The coronavirus and the subsequent measures which are necessary to minimise the spread of the pandemic have already caused major disruption to the day-to-day running of companies. It is likely that this disturbance will continue.

This briefing provides an overview of some issues which we have seen arising as a result of the coronavirus crisis and how a company may be able to deal with them.

Board meetings

The Articles of the company should always be consulted. These may explicitly allow board meetings to take place virtually (by phone or video conference).

Companies incorporating Model Articles from the Companies Act 2006 (CA 2006) can rely on Model Article 10 which states expressly that it doesn't matter where the directors are or how they communicate with each other. A virtual or telephone board meeting is therefore permitted if Model Articles have been adopted.

Companies incorporating Table A (either 1948 or 1985) will not have this express provision unless they have amended Articles. There are some indications that a board meeting by phone would be valid and in current circumstances we think it is unlikely that a challenge to directors who hold a virtual meeting on the basis that they are trying their best in difficult circumstances would succeed. If a company does decide to hold a virtual board meeting, it would be good practice to:

  • obtain consent from all the directors entitled to receive notice of the meeting
  • ensure that arrangements are such that everyone can participate fully
  • record and circulate accurate minutes

General meetings

With respect to general meetings (GMs) the first point to note is that the CA 2006 does not require annual general meetings (AGMs) to be held for private companies. This is the case even where the company was incorporated under the Companies Act 1985. Therefore, a company will only need to hold an AGM if the Articles require it to do so.

With respect to AGMs that are scheduled for the upcoming months, there will likely be two key questions:

1. Can it be deferred?

  • If notice has not been sent, it may be possible to delay convening the AGM. This will depend on how long the Articles will allow between AGMs.
  • If permitted under the Articles, it may be possible to postpone the AGM.
  • The company may be able to adjourn the AGM if notice has been issued and the Articles do not allow for postponement. It would be usual for a quorate meeting to begin before it can be postponed, but the Articles may state otherwise. An announcement should be made prior to the AGM if the company is aware that the intention is to postpone the meeting.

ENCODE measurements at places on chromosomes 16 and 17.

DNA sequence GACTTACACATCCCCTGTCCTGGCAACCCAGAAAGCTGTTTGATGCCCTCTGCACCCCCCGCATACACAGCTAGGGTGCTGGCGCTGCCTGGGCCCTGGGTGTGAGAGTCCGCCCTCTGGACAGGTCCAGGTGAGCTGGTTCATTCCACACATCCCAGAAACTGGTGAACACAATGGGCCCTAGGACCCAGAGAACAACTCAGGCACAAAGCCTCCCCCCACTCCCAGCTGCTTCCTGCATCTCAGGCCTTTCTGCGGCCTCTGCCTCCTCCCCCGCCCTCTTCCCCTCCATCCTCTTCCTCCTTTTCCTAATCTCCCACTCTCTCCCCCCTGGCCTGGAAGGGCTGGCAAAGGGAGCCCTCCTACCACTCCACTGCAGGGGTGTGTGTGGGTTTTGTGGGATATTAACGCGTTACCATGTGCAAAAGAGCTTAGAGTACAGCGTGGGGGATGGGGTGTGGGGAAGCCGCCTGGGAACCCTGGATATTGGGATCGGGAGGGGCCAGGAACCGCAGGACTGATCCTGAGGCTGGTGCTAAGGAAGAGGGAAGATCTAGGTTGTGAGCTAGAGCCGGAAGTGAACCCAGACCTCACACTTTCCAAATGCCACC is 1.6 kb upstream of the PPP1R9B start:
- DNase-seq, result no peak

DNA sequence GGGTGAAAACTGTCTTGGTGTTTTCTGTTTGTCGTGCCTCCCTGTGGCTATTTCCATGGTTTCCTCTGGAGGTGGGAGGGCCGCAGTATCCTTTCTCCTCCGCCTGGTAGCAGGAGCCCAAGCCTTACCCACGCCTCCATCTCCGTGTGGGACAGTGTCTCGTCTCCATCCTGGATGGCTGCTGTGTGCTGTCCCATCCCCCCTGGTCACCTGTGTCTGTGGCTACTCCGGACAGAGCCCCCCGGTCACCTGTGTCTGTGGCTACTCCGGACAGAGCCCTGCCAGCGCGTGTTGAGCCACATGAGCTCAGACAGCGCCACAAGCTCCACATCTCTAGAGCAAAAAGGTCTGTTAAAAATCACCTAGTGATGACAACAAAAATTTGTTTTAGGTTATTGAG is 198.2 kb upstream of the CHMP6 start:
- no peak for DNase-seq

2. To what extent can participation be virtual?

Articles should be reviewed to check for any provisions allowing or prohibiting virtual means of communication or attendance at the AGM. Where the Articles are silent, it is likely that a "hybrid" AGM will be permissible. This is where the quorate number of members are present in one location, with the other members who wish to attend doing so virtually. It is key that members who are not physically present are able to fully participate; they must be able to ask questions and vote.

Other elements to consider in conjunction with the AGM are the rules regarding voting, the circulation, approval and filing of accounts and the appointment of auditors.

For GMs, s360A of the CA 2006 permits shareholder meetings to be held virtually as long as members are able to speak and vote.

Appointment of a new director

Many smaller companies have a sole director, who is also a sole shareholder (or who holds over 95% of the shares, in which case, the position remains the same). In the unfortunate circumstance where that individual has become incapacitated or has died, the company will need to appoint a new director.

Under the CA 2006 a private company must have at least one director. Articles may require a different number of directors and may also include provisions relating to the appointment of a new director following the death of a sole director/shareholder.

Notwithstanding anything contained within the Articles; there are three potential options for appointing new directors:

1. Power of Attorney (incapacitated shareholder/ director)

If a shareholder has become incapacitated and they have granted a power of attorney with respect to their shares in the company, then the person who holds the power (the attorney) will be entitled to appoint a new director by exercising votes in relation to the shares.

2. Personal representatives (deceased shareholder/ director)

When probate has been granted, the personal representatives (PRs) of deceased's estate will acquire the shares in the company by automatic operation of the law. The PRs may then become members, call a general meeting and vote at that general meeting to appoint a new director.

It is key to note that on becoming members of the company, PR's will take on full burdens of membership. This includes the obligation to meet any calls on shares. Such liability is not limited to the assets in deceased's estate and so can represent a financial risk.

3. Court application

It is also possible to make an application to the Court. There are two orders available; either for the Court to enter a name into the register as a new director in place of the deceased, or for the Court to empower the PRs to elect a new director at a board meeting. 

There is a time and financial cost to a court application. In addition, such orders are at the court's discretion, meaning that the court can choose whether or not to make them, and in what form.

Conclusion

The coronavirus crisis is likely to throw up various challenges to existing routines and procedures under which companies have been operated. In most cases there will be an available solution or work-around and if officers and shareholders exercise some goodwill then there is unlikely to be an insurmountable issue.